On the eve of his second appearance before a British parliamentary committee on Thursday night, Australian time, James Murdoch has two new bits of contention to deal with. Besides questions based on new evidence from lawyers and former News International managers about the extent and knowledge of phone hacking, Murdoch will have two particularly sensitive issues to confront.

The first is the news that Rebekah Brooks, the former News of the World editor who resigned as chief executive of News International, now faces questions about her time as editor of The Sun after the arrest of a senior Sun journalist late last week in connection with claims of the bribing of British police.

Jamie Pyatt, the paper’s so-called district editor, is the first journalist from the paper to be arrested by Scotland Yard’s Operation Elveden into payments to police officers. He has been at The Sun since 1987 and worked under Brooks when she was editor. This means James Murdoch can be questioned about claims made earlier this year, that illegal practices did not take place at The Sun, where Brooks was editor between 2003 and 2009 before being elevated to chief executive of News International.

But in evidence to a parliamentary committee in 2003, Brooks admitted that police had been paid. Here is a posting on YouTube of that evidence eight years ago during which she said “we had paid police for information in the past”.

In April of this year Brooks denied she had any “knowledge of any specific cases”. Pyatt’s arrest places that belated denial under some scrutiny.

It was also revealed over the weekend in London that Brooks has been treated very well by News Corp and the Murdochs. London papers said the former News International boss (who is on bail) received £1.7 million in cash, the use of a London office and a chauffeur-driven limousine as part of her severance package from the newspaper group. Days after she resigned, she was arrested and bailed in connection with allegations of phone hacking and corruption. The Guardian/Observer reported that:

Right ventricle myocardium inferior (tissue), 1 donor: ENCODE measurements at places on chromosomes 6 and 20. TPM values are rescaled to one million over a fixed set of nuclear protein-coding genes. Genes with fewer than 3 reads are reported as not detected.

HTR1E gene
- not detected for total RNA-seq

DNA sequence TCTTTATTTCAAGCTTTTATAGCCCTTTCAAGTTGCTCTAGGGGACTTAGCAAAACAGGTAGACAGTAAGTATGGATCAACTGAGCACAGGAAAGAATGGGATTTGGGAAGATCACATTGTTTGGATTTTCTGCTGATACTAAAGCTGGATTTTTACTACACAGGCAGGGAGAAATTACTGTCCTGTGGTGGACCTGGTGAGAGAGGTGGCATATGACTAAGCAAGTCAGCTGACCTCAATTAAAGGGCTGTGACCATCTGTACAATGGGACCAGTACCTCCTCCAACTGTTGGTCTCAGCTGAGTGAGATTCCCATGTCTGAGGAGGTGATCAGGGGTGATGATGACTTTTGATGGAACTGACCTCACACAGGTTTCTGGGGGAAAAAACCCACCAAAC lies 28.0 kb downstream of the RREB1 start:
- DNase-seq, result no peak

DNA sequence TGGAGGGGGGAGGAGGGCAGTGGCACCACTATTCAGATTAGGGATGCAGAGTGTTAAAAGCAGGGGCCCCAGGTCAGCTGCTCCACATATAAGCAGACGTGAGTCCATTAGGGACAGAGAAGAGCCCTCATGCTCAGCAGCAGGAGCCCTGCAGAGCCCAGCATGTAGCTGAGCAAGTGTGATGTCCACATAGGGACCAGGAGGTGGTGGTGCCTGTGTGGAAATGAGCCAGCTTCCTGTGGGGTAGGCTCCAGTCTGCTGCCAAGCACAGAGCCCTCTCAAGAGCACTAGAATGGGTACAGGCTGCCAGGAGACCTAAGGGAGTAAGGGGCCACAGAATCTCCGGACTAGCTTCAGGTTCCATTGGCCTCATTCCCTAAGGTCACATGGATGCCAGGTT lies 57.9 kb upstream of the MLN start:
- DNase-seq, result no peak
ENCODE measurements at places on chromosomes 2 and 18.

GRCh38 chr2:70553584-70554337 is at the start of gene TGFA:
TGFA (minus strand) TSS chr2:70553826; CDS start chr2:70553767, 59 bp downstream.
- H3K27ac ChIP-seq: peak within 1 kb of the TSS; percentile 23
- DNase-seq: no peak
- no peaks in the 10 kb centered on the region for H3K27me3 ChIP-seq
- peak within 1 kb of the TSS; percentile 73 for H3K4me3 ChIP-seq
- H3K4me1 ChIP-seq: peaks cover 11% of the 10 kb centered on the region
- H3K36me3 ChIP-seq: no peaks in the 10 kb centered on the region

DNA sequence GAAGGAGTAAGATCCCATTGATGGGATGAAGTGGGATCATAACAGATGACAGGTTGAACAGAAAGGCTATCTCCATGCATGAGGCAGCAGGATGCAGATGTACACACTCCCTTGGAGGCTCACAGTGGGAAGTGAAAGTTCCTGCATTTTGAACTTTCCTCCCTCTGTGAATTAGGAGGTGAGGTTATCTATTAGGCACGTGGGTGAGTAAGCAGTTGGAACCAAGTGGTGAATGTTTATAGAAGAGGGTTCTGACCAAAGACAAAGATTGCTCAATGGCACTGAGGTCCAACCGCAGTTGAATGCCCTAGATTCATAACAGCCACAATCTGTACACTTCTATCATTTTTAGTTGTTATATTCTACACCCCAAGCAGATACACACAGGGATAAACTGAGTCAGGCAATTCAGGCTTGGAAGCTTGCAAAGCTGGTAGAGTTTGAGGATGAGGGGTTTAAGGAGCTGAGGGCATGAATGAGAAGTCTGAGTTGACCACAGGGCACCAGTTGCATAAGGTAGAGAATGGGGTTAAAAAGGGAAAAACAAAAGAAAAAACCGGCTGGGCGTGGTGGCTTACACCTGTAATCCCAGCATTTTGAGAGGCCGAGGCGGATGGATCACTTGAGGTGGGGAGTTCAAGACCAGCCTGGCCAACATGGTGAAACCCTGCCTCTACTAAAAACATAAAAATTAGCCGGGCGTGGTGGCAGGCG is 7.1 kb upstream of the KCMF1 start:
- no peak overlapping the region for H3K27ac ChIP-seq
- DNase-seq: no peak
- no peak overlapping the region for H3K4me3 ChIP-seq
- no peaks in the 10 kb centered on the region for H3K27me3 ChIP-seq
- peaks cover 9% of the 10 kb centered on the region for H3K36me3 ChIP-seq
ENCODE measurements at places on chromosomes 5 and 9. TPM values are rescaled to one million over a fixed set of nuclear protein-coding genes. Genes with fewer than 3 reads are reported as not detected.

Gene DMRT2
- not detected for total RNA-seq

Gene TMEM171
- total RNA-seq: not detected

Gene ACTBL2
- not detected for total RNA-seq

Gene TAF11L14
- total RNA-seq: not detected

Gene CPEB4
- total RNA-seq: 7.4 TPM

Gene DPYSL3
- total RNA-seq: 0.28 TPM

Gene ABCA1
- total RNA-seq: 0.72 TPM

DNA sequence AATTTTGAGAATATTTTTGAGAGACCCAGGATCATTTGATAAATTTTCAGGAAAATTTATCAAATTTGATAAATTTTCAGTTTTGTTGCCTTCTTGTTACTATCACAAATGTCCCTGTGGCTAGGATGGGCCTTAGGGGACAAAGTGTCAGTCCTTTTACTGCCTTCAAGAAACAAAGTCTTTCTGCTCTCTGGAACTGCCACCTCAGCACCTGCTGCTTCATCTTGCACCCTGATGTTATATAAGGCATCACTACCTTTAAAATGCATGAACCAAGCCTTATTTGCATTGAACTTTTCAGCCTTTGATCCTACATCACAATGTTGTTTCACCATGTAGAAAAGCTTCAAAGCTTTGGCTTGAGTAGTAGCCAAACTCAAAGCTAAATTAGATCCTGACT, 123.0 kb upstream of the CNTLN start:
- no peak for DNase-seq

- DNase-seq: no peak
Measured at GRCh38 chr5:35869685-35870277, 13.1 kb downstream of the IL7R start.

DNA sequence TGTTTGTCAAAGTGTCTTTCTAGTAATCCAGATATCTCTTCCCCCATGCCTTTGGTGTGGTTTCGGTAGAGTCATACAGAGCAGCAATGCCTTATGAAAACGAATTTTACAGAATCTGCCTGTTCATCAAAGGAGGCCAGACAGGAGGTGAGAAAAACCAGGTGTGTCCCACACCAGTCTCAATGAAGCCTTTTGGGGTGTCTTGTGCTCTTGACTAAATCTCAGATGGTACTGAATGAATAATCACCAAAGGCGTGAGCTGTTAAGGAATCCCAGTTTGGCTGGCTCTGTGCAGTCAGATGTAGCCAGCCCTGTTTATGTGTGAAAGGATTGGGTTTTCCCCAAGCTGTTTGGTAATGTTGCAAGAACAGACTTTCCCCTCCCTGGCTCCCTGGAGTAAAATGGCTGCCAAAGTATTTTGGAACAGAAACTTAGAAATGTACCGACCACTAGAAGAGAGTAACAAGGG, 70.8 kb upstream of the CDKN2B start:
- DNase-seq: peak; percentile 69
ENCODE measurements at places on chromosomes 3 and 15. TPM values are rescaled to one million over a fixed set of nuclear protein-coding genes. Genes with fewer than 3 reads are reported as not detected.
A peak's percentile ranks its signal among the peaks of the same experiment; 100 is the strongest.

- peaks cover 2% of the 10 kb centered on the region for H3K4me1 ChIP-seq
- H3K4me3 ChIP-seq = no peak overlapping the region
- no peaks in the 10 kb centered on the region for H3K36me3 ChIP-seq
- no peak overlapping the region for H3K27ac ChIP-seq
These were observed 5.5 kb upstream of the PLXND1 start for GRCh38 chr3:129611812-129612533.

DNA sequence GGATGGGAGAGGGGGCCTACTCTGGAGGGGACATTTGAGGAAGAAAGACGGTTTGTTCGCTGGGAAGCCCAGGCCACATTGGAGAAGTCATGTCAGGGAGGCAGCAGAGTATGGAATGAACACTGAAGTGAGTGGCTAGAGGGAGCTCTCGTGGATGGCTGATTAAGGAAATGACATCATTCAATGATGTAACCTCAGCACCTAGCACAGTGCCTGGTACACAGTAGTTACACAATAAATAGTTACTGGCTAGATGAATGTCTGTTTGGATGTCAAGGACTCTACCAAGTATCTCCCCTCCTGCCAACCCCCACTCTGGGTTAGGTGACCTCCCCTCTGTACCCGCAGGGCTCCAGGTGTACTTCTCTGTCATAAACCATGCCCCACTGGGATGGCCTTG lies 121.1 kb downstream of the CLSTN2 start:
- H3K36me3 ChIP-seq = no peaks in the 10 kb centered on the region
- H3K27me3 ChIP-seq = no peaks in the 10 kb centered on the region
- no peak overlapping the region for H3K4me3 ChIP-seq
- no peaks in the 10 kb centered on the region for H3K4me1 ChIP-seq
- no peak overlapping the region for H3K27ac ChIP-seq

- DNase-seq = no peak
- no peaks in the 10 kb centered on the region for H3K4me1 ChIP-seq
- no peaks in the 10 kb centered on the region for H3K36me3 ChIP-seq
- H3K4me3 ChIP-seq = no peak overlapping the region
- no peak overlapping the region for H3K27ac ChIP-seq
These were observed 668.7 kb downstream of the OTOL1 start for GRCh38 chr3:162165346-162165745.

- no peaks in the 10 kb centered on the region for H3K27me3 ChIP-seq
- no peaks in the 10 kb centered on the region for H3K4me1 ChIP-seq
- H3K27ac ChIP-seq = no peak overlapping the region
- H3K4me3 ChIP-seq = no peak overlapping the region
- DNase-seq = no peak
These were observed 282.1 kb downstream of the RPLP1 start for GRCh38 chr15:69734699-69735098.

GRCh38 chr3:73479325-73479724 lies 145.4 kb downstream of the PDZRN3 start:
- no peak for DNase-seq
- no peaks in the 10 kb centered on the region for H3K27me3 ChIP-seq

“Records at Companies House show that she has resigned from 23 directorships related to the firm. However, the Observer has learnt that, along with a generous payoff and continued use of her company limousine and driver for two years, Brooks, 43, has been given an office for the same period of time in an affluent central London area which her spokesman asked the Observer not to reveal for security reasons.

“The decision to give Brooks an office will inevitably be raised on Thursday when Murdoch, the 38-year-old son of Rupert and chairman of News International, returns to Westminster to answer questions from the Commons culture, media and sport select committee about his knowledge of illegal activities by his employees.”

Sixteen people have now been arrested, charged and bailed in connection with phone hacking. Brooks is the most senior, with Andy Coulson, the former News of the World editor and official spokesman for Prime Minister David Cameron, the next most senior.

The Guardian reported late last week that the number of people who have their phones hacked by the News of the World now totals 5800, 2000 more than previously stated by police.

A day after that report, News International went for more spin, releasing plans for a voluntary compensation scheme for anyone who has had their phones hacked by the News of the World. The scheme, which will be independently adjudicated by a former high court judge and News International, said it established the scheme as a “speedy, cost-effective alternative to litigation”. (News has so far received at least 60 civil actions relating to the hacking claims.)

The company is promising to pay out 10% more than the amount considered appropriate by the independent adjudicator, Sir Charles Gray, an arbitration expert and former high court judge. It will also cover the applicant’s “reasonable legal costs” and promising confidentiality if any of the victims so wish.

Earlier this year News established a  £20 million fund for victims. The Guardian says that Mark Lewis, one of the solicitors dealing with civil claims, believes News International may end up paying out more than £200 million — perhaps wiping out the profits of the UK company for several years.

Last month News International agreed to a £2 million compensation payment for the family of murder victim Milly Dowler — plus a £1 million personal donation from Rupert Murdoch to six charities of their choice — and it is known to be in talks with other high-profile alleged victims.

It paid actress Sienna Miller £100,000. Using that as a rough guide, the potential bill could be as much as half a billion pounds.